OBJECTIVE: This research explores whether physical neighborhood disorder or perceived social cohesion is associated with participation in social activities among older Americans (age 65+). METHOD: Using the first wave of the National Health & Aging Trends Study (NHATS; N = 6,383), a series of logistic regression models were created to assess the odds of participation. RESULTS: Low social cohesion was associated with decreased odds of visiting friends and family (odds ratio [OR] = 0...
August 25, 2016: Journal of Aging and Health
Thomas A Morton, Neil Wilson, Catherine Haslam, Megan Birney, Rosemary Kingston, Lauren-Grace McCloskey
OBJECTIVE: Guided by theoretical and empirical work attesting to the health benefits of social connections, we tested whether Internet connectivity, and training in its use for social purposes, can support the well-being of older adults receiving care. METHOD: Participants (N = 76) were randomly assigned to receive 3 months training versus care-as-usual. Cognitive and mental health were assessed before and after the intervention. RESULTS: Results show significant cognitive improvements across time in the training, but not control, group...
August 16, 2016: Journal of Aging and Health
Myrla Sales, Remco Polman, Keith D Hill, Pazit Levinger
OBJECTIVE: To investigate the feasibility, effectiveness, and short-term effects of an exercise intervention using a novel exercise park in improving seniors' balance, physical function, and quality of life. METHOD: Randomized controlled trial with pre- and post-intervention design (baseline and 18-week intervention) was used. Outcome measures included measures of balance, strength, and function, as well as quality of life and fear of falling. MANCOVA was used to assess differences between groups (control and exercise intervention) over time...
August 9, 2016: Journal of Aging and Health
Margaret Danilovich, Xiaoling Xiang, Daniel Pinto
OBJECTIVE: This study examined factors associated with the self-reported change in health status as a result of caregiving. METHOD: Multinomial logistic regression were performed to examine the sociodemographic characteristics, care recipients' characteristics, and caregiving experiences that affect caregivers' perceptions of health affected by caregiving using data from 1,087 caregiver respondents in the Caregiving in the U.S. 2015 data set. Data were collected through an online or telephone survey of randomly selected adults in 50 states...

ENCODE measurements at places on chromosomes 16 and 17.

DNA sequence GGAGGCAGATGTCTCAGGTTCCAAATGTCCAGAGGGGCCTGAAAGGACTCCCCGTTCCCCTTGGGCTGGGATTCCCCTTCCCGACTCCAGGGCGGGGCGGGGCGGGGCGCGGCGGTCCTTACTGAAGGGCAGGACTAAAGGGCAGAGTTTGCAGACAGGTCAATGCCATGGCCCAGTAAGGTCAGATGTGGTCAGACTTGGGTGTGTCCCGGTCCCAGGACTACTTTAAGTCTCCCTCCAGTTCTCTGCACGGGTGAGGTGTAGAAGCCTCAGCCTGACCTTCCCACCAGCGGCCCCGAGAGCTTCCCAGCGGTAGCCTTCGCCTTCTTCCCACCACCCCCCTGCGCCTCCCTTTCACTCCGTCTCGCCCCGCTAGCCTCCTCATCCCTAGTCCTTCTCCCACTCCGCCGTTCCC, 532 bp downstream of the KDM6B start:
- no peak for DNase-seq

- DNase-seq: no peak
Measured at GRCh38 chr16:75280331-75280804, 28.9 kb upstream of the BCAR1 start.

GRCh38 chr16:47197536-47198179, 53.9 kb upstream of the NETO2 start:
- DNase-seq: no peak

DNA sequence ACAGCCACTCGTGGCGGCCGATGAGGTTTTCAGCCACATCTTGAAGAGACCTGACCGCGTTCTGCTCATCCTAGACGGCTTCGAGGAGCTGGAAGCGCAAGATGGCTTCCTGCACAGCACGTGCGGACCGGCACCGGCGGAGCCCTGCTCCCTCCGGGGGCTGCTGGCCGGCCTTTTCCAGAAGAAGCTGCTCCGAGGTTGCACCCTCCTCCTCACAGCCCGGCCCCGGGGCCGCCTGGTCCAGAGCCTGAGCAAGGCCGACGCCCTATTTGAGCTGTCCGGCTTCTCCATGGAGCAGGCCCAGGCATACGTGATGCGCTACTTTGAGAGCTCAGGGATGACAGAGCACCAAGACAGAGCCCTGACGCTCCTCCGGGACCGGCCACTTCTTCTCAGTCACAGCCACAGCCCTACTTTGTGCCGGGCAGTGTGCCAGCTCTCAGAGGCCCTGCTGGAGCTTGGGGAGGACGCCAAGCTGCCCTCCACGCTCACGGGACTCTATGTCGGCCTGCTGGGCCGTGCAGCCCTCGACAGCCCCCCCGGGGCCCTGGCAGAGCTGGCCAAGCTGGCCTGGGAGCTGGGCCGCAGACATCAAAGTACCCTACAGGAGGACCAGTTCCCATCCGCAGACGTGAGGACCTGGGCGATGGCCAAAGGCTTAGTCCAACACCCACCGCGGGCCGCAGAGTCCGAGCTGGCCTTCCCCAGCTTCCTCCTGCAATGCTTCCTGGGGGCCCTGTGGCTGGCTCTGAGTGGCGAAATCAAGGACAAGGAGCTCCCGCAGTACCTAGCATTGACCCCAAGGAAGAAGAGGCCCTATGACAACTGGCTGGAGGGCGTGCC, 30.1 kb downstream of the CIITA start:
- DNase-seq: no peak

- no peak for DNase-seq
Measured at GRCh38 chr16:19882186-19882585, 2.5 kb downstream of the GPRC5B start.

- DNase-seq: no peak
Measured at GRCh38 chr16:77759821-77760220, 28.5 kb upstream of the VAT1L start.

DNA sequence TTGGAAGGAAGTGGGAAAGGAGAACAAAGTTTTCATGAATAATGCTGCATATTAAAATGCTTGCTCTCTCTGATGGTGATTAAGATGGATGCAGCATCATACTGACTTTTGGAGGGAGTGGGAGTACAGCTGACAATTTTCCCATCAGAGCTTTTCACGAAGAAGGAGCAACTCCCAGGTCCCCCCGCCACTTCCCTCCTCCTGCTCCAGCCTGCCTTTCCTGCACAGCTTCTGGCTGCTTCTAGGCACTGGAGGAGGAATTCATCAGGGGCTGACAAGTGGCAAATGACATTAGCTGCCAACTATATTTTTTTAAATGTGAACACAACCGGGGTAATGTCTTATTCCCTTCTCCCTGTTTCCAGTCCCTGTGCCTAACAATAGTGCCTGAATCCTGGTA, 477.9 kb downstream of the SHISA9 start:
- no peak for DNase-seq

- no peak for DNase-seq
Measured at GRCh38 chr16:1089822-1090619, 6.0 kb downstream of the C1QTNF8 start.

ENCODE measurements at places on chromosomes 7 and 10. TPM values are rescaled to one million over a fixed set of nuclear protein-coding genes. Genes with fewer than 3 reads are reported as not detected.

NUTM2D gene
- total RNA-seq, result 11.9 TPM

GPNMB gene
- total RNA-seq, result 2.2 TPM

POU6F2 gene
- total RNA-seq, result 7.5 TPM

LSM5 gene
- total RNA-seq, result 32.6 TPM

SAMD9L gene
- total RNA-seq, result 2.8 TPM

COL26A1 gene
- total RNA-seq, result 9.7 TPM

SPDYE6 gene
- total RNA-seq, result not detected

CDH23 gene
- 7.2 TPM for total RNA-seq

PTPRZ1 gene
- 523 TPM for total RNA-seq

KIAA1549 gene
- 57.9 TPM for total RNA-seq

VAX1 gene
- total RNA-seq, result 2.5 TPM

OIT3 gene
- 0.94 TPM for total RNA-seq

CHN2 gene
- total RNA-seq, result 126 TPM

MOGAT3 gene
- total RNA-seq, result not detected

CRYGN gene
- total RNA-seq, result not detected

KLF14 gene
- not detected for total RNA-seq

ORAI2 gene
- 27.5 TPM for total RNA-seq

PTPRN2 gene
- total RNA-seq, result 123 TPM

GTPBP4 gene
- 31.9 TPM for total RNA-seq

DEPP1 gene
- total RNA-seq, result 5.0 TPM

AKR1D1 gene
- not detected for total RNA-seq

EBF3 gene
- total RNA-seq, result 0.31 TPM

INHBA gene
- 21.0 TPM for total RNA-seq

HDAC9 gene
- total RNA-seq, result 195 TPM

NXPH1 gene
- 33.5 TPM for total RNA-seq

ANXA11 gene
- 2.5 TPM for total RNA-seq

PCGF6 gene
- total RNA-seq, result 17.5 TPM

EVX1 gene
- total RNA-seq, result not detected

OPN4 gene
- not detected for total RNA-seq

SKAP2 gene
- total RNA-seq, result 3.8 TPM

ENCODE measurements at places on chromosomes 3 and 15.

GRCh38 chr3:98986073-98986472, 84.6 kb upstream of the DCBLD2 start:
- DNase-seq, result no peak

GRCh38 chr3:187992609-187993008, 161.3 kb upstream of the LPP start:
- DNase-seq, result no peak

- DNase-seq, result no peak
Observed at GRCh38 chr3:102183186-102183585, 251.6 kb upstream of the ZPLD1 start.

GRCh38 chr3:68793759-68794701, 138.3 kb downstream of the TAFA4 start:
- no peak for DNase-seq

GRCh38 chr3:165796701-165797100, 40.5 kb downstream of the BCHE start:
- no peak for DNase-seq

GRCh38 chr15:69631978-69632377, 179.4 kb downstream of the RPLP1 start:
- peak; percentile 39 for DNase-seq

August 9, 2016: Journal of Aging and Health
Linda L Hill, Gail A Laughlin, Richele Bettencourt, Elizabeth Barrett-Connor
OBJECTIVE: The purpose of this study was to identify the associations between health and health care utilization with driving patterns in a cohort of older adults. METHOD: In 2012, a total of 1,826 surviving participants in the Rancho Bernardo cohort were sent a health and driving pattern survey; 1,277 were returned. RESULTS: The majority of the respondents (1,151, 91%) were still driving. Older age, female sex, hospitalizations, emergency department (ED) visits and physical therapy visits, neurological disease, depression, limited vision, and limited hearing were associated with non-driving status...
August 4, 2016: Journal of Aging and Health
Fengyan Tang, Ling Xu, Iris Chi, Xinqi Dong
OBJECTIVE: This study examined the associations of neighborhood characteristics and living arrangements with physical and mental health among older Chinese Americans. METHOD: A sample of 3,159 community-dwelling Chinese older adults in the Greater Chicago area provided reports of health, socio-demographic characteristics, living arrangements, social cohesion, and neighborhood disorder. We used multinomial logistic, Poisson, and negative binominal regression analyses...
July 31, 2016: Journal of Aging and Health
Rebecca Bendayan, Andrea M Piccinin, Scott M Hofer, Graciela Muniz
OBJECTIVE: The association between patterns of change in self-rated health (SRH) and memory trajectories in older adults was examined using a systematic approach. METHOD: Data from the Health and Retirement Study (n = 6,016) and the English Longitudinal Study of Ageing (n = 734) were analyzed. Individuals were grouped into five categories according to their pattern of change in SRH over 8 years: stable excellent/very good/good, stable fair/poor, improvement, decline, and fluctuating pattern without a trend...